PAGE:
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Two church-run schools pass OSCR’s charity test

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OSCR satisfied two Brethren-run schools should pass charity test

A further two private schools have had their charitable status confirmed as part of the Office of the Scottish Charity Regulator’s ongoing review of independent schools.

Focus School Aberdeenshire, run by Springvale Education Trust, and the Falkirk-based Focus School Laurieston, run by the Oakwood Education Trust, are both affiliated to the Plymouth Brethren Christian Church (PBCC).

Both schools were investigated closely by the regulator because of the practice operated by the PBCC known as “shrinking” – or excommunication.

This is where dissenting members of its community are sent to live alone with only food and reading material.

However in its report OSCR said: "The charity trustees have advised us that shrinking or excommunication are methods used by the brethren community in general only as last resorts and are not applied to children under the age of 17.”

Importantly the regulator said it was satisfied efforts were being made for non-Brethren children to attend the schools – despite never receiving an application from non-Brethren.

"The charity trustees have advised that being a child of the Brethren is not a requirement to attend the school, the important factor being rather the adherence to the ethos and guiding principles of the school," OSCR said.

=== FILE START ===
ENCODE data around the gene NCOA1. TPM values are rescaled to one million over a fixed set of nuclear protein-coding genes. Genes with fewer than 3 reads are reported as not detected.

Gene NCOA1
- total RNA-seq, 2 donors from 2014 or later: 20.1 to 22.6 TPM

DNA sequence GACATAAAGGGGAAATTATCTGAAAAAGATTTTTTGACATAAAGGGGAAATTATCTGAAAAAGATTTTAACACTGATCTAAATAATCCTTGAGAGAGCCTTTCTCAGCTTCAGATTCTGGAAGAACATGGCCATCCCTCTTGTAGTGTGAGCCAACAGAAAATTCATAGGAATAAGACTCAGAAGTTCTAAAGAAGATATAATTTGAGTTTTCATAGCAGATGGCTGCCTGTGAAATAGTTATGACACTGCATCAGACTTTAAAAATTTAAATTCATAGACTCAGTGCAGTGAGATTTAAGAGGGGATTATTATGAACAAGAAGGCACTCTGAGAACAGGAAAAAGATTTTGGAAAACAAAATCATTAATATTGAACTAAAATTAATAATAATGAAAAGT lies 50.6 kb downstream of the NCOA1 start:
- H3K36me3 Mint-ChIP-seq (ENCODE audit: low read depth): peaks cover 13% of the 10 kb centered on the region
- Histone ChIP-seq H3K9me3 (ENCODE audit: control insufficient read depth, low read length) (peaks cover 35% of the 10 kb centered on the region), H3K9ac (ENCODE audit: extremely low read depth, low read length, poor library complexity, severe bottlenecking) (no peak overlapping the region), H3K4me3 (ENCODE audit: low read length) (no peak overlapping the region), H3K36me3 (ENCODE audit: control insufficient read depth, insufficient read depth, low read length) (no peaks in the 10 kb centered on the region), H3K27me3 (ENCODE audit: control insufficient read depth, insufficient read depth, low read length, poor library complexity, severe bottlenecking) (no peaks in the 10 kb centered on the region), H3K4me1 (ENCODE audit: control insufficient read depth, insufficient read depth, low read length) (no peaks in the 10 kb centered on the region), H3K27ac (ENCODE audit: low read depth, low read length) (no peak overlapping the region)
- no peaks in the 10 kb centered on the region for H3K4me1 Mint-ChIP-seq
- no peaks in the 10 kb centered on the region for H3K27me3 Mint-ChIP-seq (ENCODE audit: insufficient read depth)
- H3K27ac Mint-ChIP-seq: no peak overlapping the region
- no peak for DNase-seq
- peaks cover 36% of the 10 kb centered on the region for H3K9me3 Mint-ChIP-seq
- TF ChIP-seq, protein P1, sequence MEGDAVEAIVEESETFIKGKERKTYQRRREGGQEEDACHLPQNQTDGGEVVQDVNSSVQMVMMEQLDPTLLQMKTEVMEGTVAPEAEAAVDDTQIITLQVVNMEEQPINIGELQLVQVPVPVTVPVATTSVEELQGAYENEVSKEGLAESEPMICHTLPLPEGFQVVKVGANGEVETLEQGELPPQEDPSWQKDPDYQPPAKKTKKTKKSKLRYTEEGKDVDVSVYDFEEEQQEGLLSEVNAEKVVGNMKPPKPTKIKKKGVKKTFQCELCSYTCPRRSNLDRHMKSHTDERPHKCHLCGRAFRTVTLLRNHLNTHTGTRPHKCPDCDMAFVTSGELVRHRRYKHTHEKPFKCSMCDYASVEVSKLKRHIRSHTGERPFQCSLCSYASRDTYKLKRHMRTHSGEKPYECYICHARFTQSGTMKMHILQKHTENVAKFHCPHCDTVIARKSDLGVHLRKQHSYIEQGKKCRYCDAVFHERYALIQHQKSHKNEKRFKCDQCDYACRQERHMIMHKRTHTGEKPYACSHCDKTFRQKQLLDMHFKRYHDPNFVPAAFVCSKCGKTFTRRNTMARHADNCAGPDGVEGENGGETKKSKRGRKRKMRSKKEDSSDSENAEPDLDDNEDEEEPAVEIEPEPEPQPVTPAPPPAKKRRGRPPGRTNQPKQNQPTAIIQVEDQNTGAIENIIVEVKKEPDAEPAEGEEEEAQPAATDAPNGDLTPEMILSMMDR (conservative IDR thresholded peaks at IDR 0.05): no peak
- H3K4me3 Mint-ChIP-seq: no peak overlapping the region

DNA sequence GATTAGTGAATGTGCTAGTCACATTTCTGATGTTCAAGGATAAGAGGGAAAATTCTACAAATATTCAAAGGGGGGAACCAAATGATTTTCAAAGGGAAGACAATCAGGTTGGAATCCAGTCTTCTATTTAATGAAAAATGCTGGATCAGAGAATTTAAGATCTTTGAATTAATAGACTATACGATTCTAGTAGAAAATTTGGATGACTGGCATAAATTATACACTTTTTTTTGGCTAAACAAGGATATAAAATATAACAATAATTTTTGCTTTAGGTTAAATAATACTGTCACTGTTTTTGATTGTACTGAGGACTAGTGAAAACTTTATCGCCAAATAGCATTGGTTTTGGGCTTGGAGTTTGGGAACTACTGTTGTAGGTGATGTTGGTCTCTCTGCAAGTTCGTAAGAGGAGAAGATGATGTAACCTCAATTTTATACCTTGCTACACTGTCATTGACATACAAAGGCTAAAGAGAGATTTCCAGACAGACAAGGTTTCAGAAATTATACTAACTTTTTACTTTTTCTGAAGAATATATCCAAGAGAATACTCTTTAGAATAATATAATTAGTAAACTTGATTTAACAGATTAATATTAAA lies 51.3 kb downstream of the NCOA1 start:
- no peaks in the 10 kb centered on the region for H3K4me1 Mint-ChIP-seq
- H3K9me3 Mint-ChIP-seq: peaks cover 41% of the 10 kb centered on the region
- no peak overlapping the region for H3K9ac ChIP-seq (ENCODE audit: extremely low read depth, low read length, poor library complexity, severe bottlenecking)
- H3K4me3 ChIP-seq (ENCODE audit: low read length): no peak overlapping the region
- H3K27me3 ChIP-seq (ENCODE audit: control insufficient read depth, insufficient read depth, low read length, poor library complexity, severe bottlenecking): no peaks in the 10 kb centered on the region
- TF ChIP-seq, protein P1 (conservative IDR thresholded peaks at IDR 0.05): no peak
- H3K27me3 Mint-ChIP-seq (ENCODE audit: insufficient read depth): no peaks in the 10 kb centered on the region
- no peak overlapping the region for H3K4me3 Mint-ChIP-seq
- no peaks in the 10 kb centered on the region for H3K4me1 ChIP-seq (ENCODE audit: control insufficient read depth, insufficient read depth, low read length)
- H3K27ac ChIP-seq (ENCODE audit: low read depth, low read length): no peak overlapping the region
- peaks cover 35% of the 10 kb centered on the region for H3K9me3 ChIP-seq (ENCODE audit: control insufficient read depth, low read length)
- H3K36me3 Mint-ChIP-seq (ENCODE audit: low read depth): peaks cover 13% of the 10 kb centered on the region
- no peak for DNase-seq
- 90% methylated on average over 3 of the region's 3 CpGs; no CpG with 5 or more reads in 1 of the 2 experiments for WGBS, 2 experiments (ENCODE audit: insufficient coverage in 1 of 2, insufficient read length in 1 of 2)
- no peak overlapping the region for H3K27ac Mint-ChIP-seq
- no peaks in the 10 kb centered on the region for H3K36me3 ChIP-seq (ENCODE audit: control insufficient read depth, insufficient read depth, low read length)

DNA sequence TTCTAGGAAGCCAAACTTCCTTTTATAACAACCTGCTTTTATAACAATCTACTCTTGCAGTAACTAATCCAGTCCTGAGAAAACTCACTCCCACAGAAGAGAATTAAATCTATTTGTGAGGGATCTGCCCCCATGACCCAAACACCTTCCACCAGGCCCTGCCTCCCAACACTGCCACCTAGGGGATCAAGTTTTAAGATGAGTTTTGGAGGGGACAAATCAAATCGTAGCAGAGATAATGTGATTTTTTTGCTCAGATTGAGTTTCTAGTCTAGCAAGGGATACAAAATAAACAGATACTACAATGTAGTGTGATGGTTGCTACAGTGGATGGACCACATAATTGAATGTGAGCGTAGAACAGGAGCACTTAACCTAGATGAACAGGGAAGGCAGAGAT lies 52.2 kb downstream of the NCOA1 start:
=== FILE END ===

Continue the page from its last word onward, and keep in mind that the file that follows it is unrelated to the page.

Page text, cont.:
The issue of fees was also addressed. The two schools ask for non-compulsory contributions rather than mandatory fees, and these are lower than for many private schools, the report says.

This further persuaded OSCR that the schools should have charitable status.

Martin Tyson, OSCR's head of registration, said: "As with all of the schools we have reviewed, there was an issue of possible undue restriction on gaining access to the benefit provided. We were also aware of issues that related specifically to these two charities."

OSCR’s review of independent schools started in September 2012 and is now complete except for Struthers Memorial Church and Fernhill School in Glasgow.

 

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